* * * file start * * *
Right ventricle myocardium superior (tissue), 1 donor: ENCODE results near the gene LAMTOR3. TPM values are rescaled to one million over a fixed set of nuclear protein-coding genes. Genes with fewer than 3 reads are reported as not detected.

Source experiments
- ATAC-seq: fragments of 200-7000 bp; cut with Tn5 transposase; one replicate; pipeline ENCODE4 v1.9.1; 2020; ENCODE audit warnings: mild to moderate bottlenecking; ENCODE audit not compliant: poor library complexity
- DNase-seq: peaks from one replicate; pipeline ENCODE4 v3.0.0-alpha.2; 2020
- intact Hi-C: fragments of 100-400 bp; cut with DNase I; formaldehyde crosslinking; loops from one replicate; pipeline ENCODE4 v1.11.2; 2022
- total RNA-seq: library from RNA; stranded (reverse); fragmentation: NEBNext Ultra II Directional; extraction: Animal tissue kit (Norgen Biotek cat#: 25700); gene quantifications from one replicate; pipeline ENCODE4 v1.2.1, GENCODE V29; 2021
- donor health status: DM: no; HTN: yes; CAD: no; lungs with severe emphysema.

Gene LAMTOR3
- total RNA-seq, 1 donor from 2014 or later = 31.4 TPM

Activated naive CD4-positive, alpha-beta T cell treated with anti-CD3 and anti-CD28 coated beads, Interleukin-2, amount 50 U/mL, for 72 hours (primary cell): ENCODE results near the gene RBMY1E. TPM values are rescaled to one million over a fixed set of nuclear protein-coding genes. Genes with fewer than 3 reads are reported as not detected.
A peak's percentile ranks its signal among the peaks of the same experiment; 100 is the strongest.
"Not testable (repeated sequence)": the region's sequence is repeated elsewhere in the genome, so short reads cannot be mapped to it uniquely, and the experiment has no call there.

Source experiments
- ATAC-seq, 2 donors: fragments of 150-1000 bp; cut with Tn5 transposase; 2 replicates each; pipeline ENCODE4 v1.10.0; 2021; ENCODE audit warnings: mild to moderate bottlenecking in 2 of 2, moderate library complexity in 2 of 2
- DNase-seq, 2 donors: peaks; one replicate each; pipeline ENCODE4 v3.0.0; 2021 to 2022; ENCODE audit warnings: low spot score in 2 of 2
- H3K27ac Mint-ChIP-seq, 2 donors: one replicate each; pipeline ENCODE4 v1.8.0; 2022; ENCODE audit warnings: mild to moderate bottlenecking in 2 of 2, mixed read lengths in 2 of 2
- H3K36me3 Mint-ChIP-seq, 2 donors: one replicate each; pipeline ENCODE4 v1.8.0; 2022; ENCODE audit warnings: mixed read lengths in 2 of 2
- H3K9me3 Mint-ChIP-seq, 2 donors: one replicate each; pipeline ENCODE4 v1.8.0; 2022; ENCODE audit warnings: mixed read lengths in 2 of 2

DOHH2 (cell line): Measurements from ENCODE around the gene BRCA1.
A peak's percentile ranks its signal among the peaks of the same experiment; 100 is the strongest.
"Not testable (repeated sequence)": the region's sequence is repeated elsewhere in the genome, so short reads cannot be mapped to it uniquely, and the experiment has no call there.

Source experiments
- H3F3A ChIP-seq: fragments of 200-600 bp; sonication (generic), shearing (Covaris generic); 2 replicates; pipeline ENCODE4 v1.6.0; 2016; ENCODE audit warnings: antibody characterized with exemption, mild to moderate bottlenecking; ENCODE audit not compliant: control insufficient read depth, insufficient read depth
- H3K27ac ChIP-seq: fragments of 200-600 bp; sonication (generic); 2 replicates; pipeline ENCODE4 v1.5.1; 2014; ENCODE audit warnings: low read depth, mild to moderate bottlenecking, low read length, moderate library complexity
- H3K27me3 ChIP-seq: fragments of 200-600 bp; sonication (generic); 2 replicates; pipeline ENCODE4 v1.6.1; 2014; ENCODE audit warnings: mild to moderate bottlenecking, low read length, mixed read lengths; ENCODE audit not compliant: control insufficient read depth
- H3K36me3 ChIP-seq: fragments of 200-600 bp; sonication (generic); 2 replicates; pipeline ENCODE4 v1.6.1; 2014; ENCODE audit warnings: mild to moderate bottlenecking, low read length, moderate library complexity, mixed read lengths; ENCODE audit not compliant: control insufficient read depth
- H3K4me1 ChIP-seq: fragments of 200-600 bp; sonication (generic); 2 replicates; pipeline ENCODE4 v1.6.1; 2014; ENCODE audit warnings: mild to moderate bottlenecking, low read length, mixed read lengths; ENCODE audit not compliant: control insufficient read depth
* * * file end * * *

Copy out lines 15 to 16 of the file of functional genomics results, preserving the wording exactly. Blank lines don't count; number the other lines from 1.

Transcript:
- DNase-seq, 2 donors: peaks; one replicate each; pipeline ENCODE4 v3.0.0; 2021 to 2022; ENCODE audit warnings: low spot score in 2 of 2
- H3K27ac Mint-ChIP-seq, 2 donors: one replicate each; pipeline ENCODE4 v1.8.0; 2022; ENCODE audit warnings: mild to moderate bottlenecking in 2 of 2, mixed read lengths in 2 of 2